18 May 2019
Picture courtesy Wikipedia
Today is the Anniversary of the final stage of the armed war between the Tamil Tigers and the Sri Lankan Official armed forces in 2009. If we remember and attribute credit to the side that was positive to us – that Energy will be with us. On May 18 the true Tamil will pay respects to all those who fought for Independence of the Tamil community in Sri Lanka. This is not limited to those who died in the last stages of the war nor to the LTTE. If the date is taken as common – then it excludes those Tamils killed by the LTTE itself. If we are truly mourning the death of civilians then we should not politicize it in any way. If we do – then we inherit the quality that gave them the win which may be negative for us in our current environment. Mr Tony Abbott paid his respects for Mr Bob Hawk said about Mr Hawk that he:
‘had a Labor heart but a Liberal head’ . Mr Abbott was criticized by the media over this. The parallel of LTTE would be that they had ‘militant heart but a political head’.
The picture above confirms that New Zealand’s then Opposition Labour Party paying tribute to LTTE and the civilians led by LTTE. Now the same individual is with the United Nations Development Programme and it is difficult to reconcile the two given that the LTTE has been blamed strongly by the UN for its human rights violations. The question needs to be asked as to whether the said participation in the memorial of an anti-political group had any influence on the Christchurch massacre. As per Vox report:
[On Wednesday, New Zealand Prime Minister Jacinda Ardern and French President Emmanuel Macron unveiled the “Christchurch call,” a push to combat online extremism in the wake of the March 15 mass shooting in two mosques in New Zealand that left 51 people dead. Billed as a commitment by governments and tech companies to “eliminate terrorist and violent extremist content online,” the call expresses clear support for freedom of expression while acknowledging that the darkest and most dangerous corners of the internet need to be addressed. ]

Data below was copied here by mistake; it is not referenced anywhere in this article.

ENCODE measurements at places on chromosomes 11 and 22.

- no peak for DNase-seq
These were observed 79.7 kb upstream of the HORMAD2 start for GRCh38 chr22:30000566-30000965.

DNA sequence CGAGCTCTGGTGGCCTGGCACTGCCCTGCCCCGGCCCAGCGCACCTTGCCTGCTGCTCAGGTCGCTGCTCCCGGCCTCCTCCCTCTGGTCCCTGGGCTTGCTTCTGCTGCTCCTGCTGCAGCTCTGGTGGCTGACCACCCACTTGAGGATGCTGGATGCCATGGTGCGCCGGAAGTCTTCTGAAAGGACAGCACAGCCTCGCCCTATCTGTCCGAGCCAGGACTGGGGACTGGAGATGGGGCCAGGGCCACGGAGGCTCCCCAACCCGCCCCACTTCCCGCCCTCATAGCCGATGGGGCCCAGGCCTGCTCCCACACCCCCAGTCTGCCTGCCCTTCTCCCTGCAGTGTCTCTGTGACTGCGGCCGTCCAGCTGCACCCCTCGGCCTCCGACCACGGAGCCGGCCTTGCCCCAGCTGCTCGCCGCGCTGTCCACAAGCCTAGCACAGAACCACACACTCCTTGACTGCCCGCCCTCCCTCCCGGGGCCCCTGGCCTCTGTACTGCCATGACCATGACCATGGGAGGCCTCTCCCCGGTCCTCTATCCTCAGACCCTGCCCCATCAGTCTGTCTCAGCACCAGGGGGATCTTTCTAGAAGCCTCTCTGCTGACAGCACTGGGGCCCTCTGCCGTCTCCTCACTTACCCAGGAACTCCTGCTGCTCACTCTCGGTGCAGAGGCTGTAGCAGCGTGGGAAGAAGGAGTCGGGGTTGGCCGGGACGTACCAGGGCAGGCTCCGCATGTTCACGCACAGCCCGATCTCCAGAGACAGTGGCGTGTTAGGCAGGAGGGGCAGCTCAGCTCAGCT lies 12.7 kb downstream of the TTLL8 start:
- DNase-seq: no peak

Is the New Zealand Prime Minister conscious of the fact that the LTTE is blamed by majority Muslims of Sri Lanka for the 1990 Kattankudy Mosque massacre in which 147 Muslims were killed while praying? Has the New Zealand Prime Minister inquired into the karma of celebrating the LTTE instead of the civilian victims who died in the conflict?
Rights and wrongs are applicable only where one is responsible in common to both sides. A politician celebrating a militant group has no such common measure. Hence we need to inquire the connection between cause and effect. To be effective in this path we need to NOT judge on the way. We need to keep going until we can go no more. The discovery at that point is our true knowledge of the connection between what happened (effect) and what caused it to happen. (Cause). The LTTE should not be marked right because the Government was wrong. Once we know the reasons why as per their measures, we must use only the experience of discovering it and not use the outcomes or causes directly for our purposes. When we do – we invoke the mutated form of that group’s governance in our home environment.
Where we do not have common measures with the opposition, we need to use the one-way road to discover why something happened to us. This applies equally to nations that have suffered due to extremism. Extremism is not new to Sri Lanka. Sri Lankans who do not seek and find why they suffered when they did not directly participate with either side, are likely to find that their pain was due to using the measure of ‘convenience’ at that time. Once we know why something happened to us – we may find that we need to change the laws to be applicable to our current environment. Where the process involves those who have physically moved on – and we do not attribute credit to them, and we take ‘credit’ for their work and/or the common work – but enjoy benefits from using their work – we inherit their weaknesses.
Hence let us mourn genuinely for the common victims known to us – without giving any public form as to which group we are mourning for.